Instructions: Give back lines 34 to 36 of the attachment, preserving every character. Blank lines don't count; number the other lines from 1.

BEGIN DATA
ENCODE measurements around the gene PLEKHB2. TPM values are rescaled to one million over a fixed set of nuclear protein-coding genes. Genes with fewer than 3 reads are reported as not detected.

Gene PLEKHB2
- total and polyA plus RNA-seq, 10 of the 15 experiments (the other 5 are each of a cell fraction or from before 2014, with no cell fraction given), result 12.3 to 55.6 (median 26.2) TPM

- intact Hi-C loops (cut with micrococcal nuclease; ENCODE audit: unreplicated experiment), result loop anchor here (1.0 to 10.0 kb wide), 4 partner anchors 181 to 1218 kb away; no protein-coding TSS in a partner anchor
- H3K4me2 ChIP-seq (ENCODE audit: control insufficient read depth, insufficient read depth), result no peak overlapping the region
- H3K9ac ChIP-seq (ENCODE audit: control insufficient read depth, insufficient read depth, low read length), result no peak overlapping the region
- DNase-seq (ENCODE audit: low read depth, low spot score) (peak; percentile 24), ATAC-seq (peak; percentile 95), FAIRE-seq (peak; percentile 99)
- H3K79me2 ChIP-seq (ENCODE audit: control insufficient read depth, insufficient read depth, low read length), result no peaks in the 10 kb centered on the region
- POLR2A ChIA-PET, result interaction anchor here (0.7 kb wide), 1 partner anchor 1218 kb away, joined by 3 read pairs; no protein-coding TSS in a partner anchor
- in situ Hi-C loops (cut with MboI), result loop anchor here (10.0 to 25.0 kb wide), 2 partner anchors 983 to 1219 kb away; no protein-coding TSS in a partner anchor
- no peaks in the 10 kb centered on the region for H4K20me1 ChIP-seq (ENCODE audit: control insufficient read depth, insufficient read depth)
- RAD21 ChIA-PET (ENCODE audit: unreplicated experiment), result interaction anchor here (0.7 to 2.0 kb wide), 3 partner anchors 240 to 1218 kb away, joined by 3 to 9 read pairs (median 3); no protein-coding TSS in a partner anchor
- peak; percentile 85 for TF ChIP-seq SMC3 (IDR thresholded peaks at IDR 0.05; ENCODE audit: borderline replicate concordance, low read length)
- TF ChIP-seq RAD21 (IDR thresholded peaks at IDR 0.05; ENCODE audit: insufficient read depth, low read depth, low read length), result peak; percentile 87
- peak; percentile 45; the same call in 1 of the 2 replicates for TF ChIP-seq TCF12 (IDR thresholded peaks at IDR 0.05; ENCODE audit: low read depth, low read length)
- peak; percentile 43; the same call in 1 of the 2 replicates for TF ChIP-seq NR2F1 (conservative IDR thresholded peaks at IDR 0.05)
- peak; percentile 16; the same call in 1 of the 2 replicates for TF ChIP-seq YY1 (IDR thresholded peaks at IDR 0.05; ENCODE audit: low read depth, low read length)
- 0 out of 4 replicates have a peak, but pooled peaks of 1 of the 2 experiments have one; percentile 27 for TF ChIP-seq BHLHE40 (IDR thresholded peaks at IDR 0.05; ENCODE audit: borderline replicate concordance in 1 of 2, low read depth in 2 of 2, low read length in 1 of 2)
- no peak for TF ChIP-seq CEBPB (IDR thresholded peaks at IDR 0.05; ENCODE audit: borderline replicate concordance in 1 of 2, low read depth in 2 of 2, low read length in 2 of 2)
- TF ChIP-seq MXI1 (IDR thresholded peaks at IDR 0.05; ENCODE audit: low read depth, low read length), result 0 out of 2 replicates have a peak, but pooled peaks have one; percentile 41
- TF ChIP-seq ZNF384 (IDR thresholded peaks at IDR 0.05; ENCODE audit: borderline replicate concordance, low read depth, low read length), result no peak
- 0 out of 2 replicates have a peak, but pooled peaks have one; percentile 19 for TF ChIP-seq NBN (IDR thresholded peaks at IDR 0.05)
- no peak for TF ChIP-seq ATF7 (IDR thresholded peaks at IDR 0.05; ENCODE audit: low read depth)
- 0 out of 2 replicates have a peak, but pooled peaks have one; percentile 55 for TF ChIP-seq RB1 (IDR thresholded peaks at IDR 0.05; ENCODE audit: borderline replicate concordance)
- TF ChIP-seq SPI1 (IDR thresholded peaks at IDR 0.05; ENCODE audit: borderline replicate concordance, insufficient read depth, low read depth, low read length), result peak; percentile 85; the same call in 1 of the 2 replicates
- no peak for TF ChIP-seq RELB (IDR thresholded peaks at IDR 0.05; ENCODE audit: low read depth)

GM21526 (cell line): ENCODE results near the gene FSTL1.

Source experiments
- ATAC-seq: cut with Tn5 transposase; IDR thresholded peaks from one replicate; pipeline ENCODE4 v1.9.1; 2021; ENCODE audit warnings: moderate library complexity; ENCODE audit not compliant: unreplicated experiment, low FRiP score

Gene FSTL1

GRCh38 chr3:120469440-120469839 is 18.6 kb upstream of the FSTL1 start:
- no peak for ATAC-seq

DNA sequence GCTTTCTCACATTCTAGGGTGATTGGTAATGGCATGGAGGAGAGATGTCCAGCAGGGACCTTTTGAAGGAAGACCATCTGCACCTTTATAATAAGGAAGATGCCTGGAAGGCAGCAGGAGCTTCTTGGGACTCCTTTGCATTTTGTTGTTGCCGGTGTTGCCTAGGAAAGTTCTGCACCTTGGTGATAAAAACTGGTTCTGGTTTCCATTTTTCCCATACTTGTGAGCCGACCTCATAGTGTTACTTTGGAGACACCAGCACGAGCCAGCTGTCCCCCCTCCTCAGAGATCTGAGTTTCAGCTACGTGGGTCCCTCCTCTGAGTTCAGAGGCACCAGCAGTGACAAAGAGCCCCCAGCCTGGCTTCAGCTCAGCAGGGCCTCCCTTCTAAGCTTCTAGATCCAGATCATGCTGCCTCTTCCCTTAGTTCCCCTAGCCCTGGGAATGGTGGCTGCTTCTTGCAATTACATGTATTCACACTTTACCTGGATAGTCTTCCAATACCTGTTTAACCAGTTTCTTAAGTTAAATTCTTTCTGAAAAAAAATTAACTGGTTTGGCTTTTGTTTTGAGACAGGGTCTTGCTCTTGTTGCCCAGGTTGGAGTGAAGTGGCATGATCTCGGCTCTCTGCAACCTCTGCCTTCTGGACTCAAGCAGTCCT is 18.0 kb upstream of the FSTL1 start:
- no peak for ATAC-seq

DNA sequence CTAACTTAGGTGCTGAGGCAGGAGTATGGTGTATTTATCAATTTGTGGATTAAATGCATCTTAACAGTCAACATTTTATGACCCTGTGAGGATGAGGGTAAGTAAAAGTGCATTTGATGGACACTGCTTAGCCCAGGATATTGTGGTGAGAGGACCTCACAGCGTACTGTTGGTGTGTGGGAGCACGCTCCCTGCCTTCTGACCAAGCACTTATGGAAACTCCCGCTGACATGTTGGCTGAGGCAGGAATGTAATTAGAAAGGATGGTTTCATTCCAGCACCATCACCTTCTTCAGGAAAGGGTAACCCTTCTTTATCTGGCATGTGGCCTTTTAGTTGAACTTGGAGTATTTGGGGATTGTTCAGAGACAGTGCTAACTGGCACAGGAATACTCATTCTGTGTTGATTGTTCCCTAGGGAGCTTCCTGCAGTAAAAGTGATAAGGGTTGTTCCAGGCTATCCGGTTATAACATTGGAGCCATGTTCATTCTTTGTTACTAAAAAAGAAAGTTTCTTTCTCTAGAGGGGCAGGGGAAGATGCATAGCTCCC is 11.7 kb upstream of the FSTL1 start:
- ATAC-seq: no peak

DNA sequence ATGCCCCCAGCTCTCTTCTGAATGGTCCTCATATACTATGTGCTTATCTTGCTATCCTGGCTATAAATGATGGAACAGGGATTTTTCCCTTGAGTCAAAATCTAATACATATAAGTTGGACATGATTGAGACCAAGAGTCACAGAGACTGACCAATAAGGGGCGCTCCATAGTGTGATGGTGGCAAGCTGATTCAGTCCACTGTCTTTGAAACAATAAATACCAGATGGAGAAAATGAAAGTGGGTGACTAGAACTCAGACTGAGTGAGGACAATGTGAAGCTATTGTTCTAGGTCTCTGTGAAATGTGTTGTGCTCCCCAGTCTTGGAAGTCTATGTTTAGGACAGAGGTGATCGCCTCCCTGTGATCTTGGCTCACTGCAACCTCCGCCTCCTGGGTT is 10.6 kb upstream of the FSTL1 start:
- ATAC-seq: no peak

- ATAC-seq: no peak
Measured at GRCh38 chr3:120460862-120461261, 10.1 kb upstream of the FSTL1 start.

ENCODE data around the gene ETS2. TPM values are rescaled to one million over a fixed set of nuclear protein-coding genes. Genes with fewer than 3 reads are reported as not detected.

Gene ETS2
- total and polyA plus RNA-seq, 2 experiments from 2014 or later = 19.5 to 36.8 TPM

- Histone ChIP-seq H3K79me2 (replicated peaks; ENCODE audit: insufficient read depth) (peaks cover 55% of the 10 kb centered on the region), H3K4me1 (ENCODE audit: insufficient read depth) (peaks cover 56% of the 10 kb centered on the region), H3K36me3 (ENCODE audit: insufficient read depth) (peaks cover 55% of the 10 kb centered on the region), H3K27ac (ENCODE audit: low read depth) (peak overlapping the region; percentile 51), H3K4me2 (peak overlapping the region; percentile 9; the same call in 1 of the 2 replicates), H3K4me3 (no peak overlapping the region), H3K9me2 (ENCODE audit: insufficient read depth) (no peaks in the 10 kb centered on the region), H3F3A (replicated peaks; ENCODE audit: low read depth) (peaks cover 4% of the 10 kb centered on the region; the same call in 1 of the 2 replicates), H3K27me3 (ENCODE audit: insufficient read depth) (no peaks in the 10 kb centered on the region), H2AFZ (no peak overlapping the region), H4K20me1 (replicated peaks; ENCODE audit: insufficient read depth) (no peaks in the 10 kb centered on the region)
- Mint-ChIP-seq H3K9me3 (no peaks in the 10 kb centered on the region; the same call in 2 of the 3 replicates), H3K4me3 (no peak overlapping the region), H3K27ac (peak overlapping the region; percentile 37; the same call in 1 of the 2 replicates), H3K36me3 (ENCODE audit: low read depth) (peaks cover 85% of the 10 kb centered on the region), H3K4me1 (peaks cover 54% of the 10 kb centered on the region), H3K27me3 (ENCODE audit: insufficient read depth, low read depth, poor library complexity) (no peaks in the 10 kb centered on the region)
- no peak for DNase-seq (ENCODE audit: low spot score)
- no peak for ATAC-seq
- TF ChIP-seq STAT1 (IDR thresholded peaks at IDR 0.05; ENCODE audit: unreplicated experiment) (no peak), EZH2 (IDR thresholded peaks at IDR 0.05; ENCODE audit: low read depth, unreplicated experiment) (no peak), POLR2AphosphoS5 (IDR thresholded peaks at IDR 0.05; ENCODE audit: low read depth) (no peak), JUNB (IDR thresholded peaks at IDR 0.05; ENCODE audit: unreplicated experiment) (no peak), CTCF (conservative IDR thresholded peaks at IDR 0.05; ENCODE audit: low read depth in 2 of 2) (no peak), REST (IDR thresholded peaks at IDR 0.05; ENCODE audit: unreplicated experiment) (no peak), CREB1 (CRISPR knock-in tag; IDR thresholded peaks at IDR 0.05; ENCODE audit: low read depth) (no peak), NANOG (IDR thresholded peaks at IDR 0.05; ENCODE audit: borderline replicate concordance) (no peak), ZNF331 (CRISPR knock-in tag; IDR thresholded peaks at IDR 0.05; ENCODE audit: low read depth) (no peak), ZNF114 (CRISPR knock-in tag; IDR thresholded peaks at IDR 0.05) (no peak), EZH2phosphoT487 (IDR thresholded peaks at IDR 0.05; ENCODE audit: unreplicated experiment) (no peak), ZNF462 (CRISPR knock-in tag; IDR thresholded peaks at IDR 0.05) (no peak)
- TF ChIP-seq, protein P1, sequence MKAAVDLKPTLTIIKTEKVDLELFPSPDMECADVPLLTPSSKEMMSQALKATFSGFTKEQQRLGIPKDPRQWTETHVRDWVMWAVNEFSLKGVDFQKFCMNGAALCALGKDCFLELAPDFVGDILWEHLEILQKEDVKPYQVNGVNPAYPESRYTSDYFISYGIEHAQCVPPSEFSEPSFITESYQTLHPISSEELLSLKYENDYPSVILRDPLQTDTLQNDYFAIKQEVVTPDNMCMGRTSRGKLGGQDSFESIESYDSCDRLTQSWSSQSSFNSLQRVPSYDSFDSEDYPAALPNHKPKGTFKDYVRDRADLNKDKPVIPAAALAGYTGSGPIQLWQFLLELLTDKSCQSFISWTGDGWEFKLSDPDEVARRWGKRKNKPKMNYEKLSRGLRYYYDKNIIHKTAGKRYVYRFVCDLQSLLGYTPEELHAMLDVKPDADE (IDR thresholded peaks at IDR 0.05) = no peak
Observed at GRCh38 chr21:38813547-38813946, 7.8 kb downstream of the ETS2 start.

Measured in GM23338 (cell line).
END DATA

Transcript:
- no peak for ATAC-seq

DNA sequence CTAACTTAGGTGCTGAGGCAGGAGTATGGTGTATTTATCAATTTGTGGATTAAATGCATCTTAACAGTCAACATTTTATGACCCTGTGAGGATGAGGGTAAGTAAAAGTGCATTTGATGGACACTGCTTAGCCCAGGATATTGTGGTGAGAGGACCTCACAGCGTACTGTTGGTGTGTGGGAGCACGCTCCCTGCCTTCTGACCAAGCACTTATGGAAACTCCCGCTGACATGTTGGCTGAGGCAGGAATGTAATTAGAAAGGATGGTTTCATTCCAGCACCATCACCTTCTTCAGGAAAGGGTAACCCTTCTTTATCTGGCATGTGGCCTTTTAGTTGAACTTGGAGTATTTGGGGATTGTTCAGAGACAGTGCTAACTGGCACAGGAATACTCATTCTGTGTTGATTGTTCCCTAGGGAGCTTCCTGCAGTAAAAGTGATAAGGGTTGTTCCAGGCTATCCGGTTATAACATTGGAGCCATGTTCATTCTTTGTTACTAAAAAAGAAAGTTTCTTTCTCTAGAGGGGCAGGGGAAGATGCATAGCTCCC is 11.7 kb upstream of the FSTL1 start:
- ATAC-seq: no peak